PHILADELPHIA — Wisconsin Gov. Scott Walker does not have a favorite television show. He’s too busy exploring a run for the presidency.
“I saw the [Chicago] Blackhawks win. For a couple of nights I got to watch the NBA championship. If I have time, and it’s usually taped, my wife likes to watch Dancing With The Stars,” noting that both were fans of American Idol for years but that the last couple of seasons have not been as exciting.
The young governor indicated to The Daily Caller on Saturday during an in depth interview at Philadelphia’s Downtown Sheraton Hotel, that his schedule leaves little time to watch television these days, so he opts for sports programming, when he finds viewing time.
In the meantime, the 47-year old Walker delivers speeches at Republican-focused events, grassroots-activist venues, and intimate fundraisers with high dollar donors, among other activities. Polling shows Walker as part of a three-way tie as the top spot candidate with Florida Sen. Marco Rubio and former Florida Gov. Jeb Bush in the last few weeks, so responses to the press on policy as well as personal seem almost safe.
Walker Rolls On His Road King
If Walker is not telling audiences about why he chose to run for governor, a decision he often explains was motivated by a concern of what the future held for his sons, or meeting with a potential donor like David Koch, he takes time to ride on his 2003 Harley Davidson Road King.
Walker learned to ride the 1450 cc twin cam 88 road hog when he was Milwaukee’s county executive 12 years ago. At the height of the labor-union protests in Madison that made Walker a national figure during his state’s budget debate, he told the local Fox affiliate his rides are his escape. He prefers to ride alone at night a few times a week during the summer, a thrill he will likely have to give up or at least greatly modify if he becomes the next president of the United States.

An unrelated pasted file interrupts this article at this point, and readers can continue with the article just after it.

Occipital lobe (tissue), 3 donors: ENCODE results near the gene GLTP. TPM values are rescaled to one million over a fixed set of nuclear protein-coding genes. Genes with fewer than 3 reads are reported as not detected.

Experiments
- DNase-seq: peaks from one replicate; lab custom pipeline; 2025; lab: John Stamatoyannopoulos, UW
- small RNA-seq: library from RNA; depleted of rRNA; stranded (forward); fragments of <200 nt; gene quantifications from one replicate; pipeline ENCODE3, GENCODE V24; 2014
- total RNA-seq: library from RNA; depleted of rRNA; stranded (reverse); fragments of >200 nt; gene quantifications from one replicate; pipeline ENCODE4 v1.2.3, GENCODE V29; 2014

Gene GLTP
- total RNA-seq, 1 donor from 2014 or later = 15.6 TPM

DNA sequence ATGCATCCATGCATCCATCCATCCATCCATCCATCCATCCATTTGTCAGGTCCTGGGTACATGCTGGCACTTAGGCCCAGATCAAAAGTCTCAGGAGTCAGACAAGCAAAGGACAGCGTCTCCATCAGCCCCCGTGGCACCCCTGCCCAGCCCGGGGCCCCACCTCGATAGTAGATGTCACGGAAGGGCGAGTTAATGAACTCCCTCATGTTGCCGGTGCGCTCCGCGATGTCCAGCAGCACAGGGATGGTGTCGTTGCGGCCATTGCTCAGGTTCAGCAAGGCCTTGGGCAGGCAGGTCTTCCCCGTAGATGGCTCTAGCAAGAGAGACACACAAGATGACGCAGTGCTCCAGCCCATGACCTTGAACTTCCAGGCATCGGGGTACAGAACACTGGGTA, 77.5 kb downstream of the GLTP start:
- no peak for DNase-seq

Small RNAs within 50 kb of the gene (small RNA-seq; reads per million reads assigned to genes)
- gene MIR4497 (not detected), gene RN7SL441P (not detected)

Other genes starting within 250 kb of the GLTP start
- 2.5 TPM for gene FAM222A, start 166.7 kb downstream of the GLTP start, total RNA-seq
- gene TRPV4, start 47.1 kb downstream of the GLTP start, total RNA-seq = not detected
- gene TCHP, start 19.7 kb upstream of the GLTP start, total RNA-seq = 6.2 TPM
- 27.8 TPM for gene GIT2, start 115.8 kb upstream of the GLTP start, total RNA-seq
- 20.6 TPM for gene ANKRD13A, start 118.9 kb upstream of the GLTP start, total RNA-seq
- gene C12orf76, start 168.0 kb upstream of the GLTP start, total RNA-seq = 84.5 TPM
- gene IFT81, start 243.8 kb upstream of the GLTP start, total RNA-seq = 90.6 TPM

Staying In Shape
However, Walker will not have to give up his other past times should he make it to the Oval Office. He enjoys playing basketball with his teenage sons Matt and Alex as well as taking long runs. The governor appears to keep himself physically fit, telling TheDC he regularly exercises during his travels, drinks lots of water and stays away from soda.
In fact, Walker and some of his traveling staff wear fit bits and compete with one another over the number of steps each has taken. The Wisconsin Republican does not golf, unlike President Obama and past U.S. presidents, saying he enjoys camping or hiking instead.
“I like camping. My parents are wonderful people, but my dad wasn’t an outdoors kind of guy, so I got my love for the outdoors from scouts, so I still like it. If I get camping somewhere, I’ll go and hike. Those are enjoyable times.”
Walker’s Family Establishes Themselves In America
Scott Kevin Walker was born on Nov. 2, 1967 in Colorado Springs to Llewellyn Scott “Llew” and Patricia Ann “Pat” Walker. The eldest of two sons, the soon to be governor of Wisconsin was raised in the small town of Delavan by his Baptist minister father and bookkeeper mother.
The Badger State Republican regularly ditches speaker podiums during his remarks to large venues and strolls around stages with rolled up shirtsleeves. He relishes telling audiences that his family history is an illustration of American hard work and morality.
“My grandparents on my mom’s side — they were farmers. They didn’t have indoor plumbing on the farm until my mom went off to junior high school,” he said to attendees at the Northeast Republican Leadership Conference on Saturday.
Walker noted that his great-great grandparents came to Philadelphia, where he gave his speech that day, from south-central Wales during the 1800’s. His great-great grandfather, whose own father was a miner, found work at a local factory as a blacksmith.
“They had four children — two boys and two girls and then they eventually moved to the big west just like people did in those days and they had five more daughters on top of that,” he said.
The family eventually moved to Concorde, Ill. Walker calls it “one of those great American success stories.”
“When I think about my family, I think about my parents my grandparents and the story of my great-great grandfather. My brother and I did not come from fame or fortune. But we got something more important,” he said. “We got the belief that if you work hard and you play by the rules, you can do and be anything you want in America. That’s the American dream.”